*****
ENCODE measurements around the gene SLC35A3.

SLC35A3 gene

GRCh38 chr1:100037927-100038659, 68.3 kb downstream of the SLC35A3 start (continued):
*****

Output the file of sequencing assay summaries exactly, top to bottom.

ENCODE measurements around the gene SLC35A3.

SLC35A3 gene

GRCh38 chr1:100037927-100038659, 68.3 kb downstream of the SLC35A3 start (continued):